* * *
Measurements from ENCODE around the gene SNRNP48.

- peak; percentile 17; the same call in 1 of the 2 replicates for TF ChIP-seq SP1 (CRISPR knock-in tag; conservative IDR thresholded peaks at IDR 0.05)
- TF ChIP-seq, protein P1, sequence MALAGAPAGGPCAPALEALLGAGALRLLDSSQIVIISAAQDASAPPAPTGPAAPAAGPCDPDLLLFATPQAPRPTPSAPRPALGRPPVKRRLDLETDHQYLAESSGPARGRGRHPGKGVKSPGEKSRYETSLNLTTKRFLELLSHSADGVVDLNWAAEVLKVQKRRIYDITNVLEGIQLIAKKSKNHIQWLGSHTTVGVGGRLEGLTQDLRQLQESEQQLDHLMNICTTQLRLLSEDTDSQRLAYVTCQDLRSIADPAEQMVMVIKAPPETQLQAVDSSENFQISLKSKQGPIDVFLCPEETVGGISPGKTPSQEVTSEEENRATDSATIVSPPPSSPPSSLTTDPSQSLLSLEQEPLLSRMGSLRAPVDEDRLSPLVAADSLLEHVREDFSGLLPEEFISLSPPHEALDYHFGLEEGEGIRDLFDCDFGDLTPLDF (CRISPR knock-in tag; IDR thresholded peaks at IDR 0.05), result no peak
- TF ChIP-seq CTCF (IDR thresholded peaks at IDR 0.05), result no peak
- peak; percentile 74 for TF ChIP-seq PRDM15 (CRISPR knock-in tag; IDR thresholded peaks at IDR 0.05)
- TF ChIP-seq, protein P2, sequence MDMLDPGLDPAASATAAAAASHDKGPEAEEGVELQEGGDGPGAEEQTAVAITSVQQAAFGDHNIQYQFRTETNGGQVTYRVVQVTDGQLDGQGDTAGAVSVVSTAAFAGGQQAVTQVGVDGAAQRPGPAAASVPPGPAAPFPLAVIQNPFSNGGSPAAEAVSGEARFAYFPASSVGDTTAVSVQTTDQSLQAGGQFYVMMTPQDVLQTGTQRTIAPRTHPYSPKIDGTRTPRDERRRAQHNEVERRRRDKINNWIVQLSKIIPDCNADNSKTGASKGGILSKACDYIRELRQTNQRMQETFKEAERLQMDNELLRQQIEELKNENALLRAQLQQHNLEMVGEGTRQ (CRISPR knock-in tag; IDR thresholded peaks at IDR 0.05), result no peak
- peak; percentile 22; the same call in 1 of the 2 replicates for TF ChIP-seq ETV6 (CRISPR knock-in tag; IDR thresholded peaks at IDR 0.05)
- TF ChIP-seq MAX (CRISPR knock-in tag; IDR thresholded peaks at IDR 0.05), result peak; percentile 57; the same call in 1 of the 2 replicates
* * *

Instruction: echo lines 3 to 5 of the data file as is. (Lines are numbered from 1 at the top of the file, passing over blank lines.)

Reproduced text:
- TF ChIP-seq, protein P1, sequence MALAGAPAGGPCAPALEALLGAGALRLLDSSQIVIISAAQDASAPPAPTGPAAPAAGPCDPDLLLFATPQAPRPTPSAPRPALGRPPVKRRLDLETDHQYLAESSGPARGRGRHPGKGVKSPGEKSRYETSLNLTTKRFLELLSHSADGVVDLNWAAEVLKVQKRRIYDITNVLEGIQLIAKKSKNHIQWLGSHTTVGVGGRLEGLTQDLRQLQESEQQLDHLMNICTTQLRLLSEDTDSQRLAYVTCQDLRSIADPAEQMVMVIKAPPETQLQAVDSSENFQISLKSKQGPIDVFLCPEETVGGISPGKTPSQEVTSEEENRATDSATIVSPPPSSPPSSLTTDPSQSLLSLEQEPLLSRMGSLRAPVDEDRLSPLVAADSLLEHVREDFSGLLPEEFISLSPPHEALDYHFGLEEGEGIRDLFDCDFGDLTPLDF (CRISPR knock-in tag; IDR thresholded peaks at IDR 0.05), result no peak
- TF ChIP-seq CTCF (IDR thresholded peaks at IDR 0.05), result no peak
- peak; percentile 74 for TF ChIP-seq PRDM15 (CRISPR knock-in tag; IDR thresholded peaks at IDR 0.05)